A good time to close divisions between friends
At the conclusion of last week’s NATO summit, US President Joe Biden noted that the alliance’s unity in the face of Russian aggression toward Ukraine had perhaps been a consequence unexpected by President Vladimir Putin. Just like with Europe and the EU, which also seemed to be at odds and fractious, Putin’s misreading of outdated briefs might have given him the confidence to believe his strike against Ukraine would sow confusion among weakened partners, leading to inaction.
This has not been the case. Not only have the liberal democracies simply pulled together in terms of their opinion, but they have actively aided Ukraine militarily and financially, promised to be there for the long haul and, in the cases of Sweden and Finland, revised generations of neutrality to declare themselves unequivocally opposed to what they consider to be a mortal threat on their doorsteps.
This may, astonishingly, have been the easy bit. The Middle East well knows that the longer conflict goes on, the more difficult things become and the more tensions rise. It now appears as if Ukraine will go the same way as other modern conflicts — a distressingly long period of attrition and atrocity, which will form a backdrop to diplomatic conversations for years to come.
While this will test the unity of Europe, NATO and the West, the protracted nature of the conflict will also impact on relationships with the Middle East, where the conflict is not seen in quite the same way. It has become commonplace to recognize, as UK Prime Minister Boris Johnson said in his closing remarks at the NATO conference, that “not every country takes the same view of Putin’s invasion or sees it in the way that we do.”
Good friends in the Middle East and North Africa have explained their point of view. Their region has been riven by war for decades; wars in which the West has played no small part. Our interventions have yielded mixed results and our willingness to listen to our friends’ advice as to what was really going on has appeared limited at times. For the best of reasons, perhaps, we have made agreements and deals with some, while leaving others in the corridor outside.
The protracted nature of the Ukraine conflict will impact the West’s relationship with the Middle East.
On occasions, our unwillingness to act when we had promised to do so, as in Syria, has led to dismay and uncertainty over our long-term interest and engagement. And too often our concerns for those affected by war have appeared to center on the impact it might have on us, in terms of migration, rather than on the impact on them. And now, suddenly, when it is “war in Europe,” we expect everyone to see it our way.
These are tough words for the West to hear and, while we might not agree with all of them, we must not make the mistake of dismissing them.
At the European Council for Foreign Relations annual council meeting in Berlin last month, we discussed the impact of the situation in Ukraine on ourselves and our neighbors beyond Europe. We all recognized that conflict is more than just the physical. Sowing doubt and division among the allies of the enemy is part and parcel. If Putin expected division in Europe or NATO, then he has currently been foiled. Russia will now have to seize with renewed determination any opportunity to prise open such divisions elsewhere, so as to seek justification and eventually acceptance of a territory-seizing ideology, with few boundaries, based on the subjugation of sovereignty.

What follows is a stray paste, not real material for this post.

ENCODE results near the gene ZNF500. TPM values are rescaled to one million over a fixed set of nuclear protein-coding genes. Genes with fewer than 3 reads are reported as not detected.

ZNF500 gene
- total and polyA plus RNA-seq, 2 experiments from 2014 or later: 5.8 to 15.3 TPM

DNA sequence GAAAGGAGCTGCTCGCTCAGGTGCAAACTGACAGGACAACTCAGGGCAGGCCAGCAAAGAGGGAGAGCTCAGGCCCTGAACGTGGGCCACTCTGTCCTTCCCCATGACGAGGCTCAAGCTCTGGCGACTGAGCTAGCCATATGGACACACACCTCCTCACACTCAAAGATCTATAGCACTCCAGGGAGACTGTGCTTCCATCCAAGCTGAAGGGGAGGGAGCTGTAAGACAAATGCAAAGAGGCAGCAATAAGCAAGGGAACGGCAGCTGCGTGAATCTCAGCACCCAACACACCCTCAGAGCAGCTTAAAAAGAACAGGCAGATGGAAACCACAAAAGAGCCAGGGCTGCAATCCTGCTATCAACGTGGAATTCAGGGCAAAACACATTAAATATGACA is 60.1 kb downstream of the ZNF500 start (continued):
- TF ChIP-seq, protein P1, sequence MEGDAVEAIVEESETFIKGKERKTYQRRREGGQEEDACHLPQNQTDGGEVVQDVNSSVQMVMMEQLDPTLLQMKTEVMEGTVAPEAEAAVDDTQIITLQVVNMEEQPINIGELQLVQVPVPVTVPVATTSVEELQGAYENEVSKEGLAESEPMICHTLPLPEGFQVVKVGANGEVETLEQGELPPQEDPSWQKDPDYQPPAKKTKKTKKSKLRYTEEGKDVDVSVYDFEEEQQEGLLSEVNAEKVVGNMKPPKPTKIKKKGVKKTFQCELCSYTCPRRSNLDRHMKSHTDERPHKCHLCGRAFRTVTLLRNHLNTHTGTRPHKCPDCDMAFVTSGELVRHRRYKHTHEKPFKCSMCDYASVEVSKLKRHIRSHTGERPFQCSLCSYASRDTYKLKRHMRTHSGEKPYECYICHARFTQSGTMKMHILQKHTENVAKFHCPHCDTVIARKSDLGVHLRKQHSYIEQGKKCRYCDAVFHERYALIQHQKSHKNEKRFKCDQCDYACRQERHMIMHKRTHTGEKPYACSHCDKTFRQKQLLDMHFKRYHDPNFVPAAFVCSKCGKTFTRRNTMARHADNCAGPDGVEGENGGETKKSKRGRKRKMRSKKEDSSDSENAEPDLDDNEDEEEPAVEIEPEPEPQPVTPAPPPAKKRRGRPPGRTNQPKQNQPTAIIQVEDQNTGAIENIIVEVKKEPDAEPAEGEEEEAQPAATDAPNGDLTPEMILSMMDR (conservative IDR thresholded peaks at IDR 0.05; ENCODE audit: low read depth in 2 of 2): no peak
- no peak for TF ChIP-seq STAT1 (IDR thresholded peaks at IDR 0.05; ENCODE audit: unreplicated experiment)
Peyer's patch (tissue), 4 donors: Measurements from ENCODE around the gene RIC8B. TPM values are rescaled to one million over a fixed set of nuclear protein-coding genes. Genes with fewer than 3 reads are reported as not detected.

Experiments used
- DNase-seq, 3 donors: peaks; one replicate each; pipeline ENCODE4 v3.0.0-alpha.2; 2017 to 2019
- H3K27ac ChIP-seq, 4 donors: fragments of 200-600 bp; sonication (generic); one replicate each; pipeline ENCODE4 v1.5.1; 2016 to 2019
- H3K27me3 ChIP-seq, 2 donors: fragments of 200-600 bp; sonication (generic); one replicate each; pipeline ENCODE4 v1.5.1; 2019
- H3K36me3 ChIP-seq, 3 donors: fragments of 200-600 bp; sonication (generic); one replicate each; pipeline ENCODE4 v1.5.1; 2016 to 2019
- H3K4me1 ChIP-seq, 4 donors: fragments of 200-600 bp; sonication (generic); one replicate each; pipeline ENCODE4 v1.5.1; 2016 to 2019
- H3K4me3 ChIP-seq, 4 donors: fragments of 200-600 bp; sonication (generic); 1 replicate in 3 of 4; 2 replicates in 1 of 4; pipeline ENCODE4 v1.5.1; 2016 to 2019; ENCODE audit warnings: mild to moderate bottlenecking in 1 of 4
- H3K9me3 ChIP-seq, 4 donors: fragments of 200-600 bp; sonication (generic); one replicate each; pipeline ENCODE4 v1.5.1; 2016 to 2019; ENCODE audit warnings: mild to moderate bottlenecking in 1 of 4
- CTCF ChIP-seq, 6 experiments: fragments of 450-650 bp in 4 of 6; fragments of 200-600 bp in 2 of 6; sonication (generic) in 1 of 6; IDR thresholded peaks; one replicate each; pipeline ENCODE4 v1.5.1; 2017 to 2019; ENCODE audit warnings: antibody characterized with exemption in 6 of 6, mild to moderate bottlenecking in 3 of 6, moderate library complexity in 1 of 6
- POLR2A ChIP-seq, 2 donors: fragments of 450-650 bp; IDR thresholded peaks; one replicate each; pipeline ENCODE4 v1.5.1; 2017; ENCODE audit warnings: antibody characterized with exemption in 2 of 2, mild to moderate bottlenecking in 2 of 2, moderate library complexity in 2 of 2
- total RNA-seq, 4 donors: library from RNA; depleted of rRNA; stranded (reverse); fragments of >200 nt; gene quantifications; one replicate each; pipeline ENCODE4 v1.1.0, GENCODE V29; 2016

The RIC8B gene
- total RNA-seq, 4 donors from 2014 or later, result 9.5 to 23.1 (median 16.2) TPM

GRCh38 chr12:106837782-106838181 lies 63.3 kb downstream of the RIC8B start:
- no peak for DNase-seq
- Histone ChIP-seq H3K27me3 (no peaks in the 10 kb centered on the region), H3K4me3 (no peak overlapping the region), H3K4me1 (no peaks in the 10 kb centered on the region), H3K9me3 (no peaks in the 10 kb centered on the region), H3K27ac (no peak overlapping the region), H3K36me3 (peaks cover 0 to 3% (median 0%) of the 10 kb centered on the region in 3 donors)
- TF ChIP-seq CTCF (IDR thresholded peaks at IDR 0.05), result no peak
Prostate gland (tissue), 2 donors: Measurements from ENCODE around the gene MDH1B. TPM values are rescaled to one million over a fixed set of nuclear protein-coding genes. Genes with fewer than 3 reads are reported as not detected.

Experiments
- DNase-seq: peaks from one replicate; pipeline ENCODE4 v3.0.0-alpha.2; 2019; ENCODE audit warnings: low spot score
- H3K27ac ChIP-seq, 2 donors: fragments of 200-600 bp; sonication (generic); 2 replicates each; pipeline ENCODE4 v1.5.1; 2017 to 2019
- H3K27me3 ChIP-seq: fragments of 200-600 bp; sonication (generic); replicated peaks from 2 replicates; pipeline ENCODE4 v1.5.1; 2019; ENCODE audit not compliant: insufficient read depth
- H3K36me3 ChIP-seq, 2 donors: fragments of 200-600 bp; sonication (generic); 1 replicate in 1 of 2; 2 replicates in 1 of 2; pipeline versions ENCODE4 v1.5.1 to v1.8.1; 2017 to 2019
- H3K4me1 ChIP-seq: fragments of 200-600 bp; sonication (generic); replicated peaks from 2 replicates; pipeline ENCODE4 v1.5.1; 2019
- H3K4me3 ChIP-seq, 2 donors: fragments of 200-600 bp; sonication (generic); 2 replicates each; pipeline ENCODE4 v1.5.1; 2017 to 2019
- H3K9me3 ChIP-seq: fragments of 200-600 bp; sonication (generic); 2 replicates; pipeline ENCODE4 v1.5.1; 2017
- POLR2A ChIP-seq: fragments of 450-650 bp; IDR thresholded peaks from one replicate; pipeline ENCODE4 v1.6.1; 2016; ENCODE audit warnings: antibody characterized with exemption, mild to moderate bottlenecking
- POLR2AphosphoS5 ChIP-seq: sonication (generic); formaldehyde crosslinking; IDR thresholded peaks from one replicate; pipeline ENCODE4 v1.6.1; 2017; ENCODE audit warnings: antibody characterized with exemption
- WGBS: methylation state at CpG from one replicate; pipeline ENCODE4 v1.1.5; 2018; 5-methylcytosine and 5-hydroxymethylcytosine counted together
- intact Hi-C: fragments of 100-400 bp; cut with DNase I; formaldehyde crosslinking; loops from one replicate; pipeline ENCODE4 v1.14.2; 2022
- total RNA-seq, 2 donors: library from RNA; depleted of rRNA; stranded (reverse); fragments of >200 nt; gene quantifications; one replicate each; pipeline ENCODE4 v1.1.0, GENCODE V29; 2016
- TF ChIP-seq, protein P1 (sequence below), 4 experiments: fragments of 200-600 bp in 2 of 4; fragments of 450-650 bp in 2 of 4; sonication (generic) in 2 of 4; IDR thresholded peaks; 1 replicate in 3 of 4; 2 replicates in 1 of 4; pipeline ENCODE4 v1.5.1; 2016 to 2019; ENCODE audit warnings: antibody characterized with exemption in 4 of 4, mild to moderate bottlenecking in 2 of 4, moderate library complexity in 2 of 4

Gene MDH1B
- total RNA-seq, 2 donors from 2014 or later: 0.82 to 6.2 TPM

Europe and the Middle East share too much to allow this to happen to them and should be taking steps to close any gaps. Europe should directly tackle the sense that the region has become of less importance to it and the US and demonstrate less self-interest and short-termism. We should recognize the acute crisis over food, especially wheat and bread, and do all we can to unblock supplies at source, as well as help prepare for the emergencies in the region ahead.
We should ensure our compassion for refugees is not confined to migration issues — the forthcoming UN Security Council vote on access to Syria will sharply contrast those who support humanitarian corridors and those who do not. We should increase investment and support for energy diversification and encourage the success of the upcoming UN climate change conferences in the region, with Egypt hosting COP27 this year and COP28 being in the UAE in 2023. We should be reacting more to the droughts, dust storms and climate crises in the region and work together on solutions. We should continue to note the economic and employment pressures facing states with rising young populations and encourage direct investment and support the reforms needed.
The interests of Europe, the US and the Middle East and North Africa region remain closely aligned. Ukraine is changing much in how the world will be shaped — we should all take the opportunity afforded to note the divisive dangers facing us and our need to combat them.
• Alistair Burt is a former UK Member of Parliament who has twice held ministerial positions in the Foreign and Commonwealth Office — as Parliamentary Under Secretary of State from 2010 to 2013 and as Minister of State for the Middle East from 2017 to 2019. Twitter: @AlistairBurtUK